As I try to decide if I should postpone my return to school so that I can replace my broken washing machine and my breaking fridge, not to mention my broken computer screen, I sense the growing nostalgia, simply my preference for experience over ownership.

13 October 2007

Crossing the Couch Pool

Wednesday I had dinner with Aldo. He was born and bred in Rotterdam, a true Rotterdammer. He still lives here.

I remembered from the first time we met two years ago that Aldo was the first European to sign up to Couchsurfing.com.

This week I learned that he was also the first person to actually surf a couch via the group's interface.

From this angle, Rotterdam holds an important place in the Couchsurfing.com history books.

In my limited scope, I still see couchsurfing as one type of urban camping. For me, it's like carpooling.

In the urban jungle, you can share houses in much the same way that you can share cars.

I dearly love my experience of this concept, but I told Aldo that I don't see the point of the monthly meetings held in Rotterdam.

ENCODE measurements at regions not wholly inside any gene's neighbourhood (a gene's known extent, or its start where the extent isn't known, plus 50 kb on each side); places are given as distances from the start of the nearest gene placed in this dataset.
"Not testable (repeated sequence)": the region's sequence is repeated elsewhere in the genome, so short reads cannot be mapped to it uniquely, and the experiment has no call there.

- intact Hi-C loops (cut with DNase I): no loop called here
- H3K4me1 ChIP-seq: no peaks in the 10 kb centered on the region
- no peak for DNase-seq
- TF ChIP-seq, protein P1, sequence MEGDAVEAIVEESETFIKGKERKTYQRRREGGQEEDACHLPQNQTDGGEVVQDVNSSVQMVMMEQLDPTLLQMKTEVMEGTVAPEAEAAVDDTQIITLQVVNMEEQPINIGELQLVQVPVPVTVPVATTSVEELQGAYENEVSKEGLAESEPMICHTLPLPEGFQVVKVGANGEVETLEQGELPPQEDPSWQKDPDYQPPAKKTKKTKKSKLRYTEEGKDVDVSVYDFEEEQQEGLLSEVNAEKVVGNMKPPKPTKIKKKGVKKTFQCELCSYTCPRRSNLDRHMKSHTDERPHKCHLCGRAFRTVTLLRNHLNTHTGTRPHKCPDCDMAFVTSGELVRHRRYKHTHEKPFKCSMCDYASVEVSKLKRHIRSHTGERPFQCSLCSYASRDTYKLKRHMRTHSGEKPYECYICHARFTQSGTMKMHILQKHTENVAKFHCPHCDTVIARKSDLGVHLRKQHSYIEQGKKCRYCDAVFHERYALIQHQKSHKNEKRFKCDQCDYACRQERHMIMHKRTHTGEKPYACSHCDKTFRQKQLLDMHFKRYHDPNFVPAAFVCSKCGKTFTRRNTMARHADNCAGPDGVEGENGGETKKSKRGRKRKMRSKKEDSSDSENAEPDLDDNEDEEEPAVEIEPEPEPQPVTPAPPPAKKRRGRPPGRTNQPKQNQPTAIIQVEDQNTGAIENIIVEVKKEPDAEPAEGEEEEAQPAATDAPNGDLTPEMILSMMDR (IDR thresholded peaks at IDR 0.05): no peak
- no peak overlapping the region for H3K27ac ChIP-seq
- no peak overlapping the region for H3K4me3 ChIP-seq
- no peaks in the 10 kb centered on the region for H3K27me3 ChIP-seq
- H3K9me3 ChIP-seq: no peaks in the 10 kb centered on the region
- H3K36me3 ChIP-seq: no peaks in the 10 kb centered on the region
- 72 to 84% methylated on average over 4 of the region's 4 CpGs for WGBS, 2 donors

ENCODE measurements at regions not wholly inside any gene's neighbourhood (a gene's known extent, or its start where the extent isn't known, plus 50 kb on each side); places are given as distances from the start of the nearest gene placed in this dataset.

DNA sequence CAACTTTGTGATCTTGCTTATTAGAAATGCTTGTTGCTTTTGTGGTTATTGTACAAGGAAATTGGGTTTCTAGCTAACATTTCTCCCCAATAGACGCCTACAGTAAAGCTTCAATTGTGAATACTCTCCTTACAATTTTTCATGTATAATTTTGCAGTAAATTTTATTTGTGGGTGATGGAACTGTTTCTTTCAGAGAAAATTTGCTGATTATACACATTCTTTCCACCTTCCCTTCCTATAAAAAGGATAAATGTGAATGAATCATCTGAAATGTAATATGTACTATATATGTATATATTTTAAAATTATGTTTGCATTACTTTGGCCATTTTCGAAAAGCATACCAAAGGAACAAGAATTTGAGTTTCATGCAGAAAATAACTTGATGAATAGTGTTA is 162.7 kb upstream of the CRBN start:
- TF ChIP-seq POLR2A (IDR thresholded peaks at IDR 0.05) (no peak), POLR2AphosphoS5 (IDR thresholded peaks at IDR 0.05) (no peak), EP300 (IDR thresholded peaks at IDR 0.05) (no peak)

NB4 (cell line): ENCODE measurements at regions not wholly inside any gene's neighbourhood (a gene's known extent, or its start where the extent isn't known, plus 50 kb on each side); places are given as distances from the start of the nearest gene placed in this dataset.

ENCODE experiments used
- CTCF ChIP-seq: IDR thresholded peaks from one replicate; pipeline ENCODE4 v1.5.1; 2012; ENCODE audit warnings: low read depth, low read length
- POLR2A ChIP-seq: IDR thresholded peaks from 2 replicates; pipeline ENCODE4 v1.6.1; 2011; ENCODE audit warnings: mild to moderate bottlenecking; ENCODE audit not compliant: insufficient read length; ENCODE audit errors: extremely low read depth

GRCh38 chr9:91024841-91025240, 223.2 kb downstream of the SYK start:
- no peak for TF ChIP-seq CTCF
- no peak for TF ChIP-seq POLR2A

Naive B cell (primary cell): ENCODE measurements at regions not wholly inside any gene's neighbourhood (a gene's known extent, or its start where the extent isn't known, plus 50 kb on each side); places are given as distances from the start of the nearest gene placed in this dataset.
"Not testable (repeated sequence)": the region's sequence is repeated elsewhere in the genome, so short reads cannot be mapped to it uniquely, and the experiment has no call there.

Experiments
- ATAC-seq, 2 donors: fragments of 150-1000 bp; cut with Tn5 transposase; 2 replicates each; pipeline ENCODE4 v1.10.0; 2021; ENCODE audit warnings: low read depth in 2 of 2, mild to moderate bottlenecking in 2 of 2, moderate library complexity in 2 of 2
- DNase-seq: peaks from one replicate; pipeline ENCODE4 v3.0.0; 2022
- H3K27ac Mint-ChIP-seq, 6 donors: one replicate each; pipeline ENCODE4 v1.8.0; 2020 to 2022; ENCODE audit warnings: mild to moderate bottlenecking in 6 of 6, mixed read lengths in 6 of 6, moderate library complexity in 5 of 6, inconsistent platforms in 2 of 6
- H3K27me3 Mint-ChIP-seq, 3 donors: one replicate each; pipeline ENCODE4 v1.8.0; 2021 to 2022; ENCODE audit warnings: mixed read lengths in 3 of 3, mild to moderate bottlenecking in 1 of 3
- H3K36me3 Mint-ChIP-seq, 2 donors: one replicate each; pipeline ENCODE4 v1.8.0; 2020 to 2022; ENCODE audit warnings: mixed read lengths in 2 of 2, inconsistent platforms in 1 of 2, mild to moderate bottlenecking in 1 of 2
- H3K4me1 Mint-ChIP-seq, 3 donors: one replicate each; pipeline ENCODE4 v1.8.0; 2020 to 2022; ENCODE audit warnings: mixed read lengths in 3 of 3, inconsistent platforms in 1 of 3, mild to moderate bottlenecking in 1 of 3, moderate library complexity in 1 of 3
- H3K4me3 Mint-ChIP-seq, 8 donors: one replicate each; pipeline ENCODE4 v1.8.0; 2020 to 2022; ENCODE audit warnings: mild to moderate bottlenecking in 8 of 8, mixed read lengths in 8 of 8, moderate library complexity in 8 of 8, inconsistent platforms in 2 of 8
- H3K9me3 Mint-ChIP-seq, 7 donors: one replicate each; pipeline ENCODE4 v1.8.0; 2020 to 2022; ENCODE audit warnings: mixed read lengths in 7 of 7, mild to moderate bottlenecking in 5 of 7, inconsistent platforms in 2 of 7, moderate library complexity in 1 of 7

I don't (yet) attend. It's nothing personal. I probably wouldn't go to monthly meetings about carpooling either.

He replied that they are weekly meetings. He explained that a lot of people want more than couchsurfing. They want community.

Our dinner discussion also covered the argumentation block I'd just taught using Jared Diamond's book.

For this reason, more than once, our conversation came back around to history's record of the human need to band together through the development of organizing systems.

At the beginning of her article, Penelope wrote,
"'It’s a lifestyle and a commitment,' Mr. Medel said. He and his fellow New York hosts meet at least one night a week at a bar in Union Square, new surfers in tow. They throw birthday parties for one another and mount what they call invasions of other cities, as 30 or so New York surfers did last summer in Boston, strewing themselves on the couches of 30 or so Bostonians for three days."
First, I wondered if anyone would call carpooling a lifestyle and a commitment. Maybe.

Then, back at home, I did a search at Couchsurfing.com and saw that we have 300 registered couchsurfers in Rotterdam.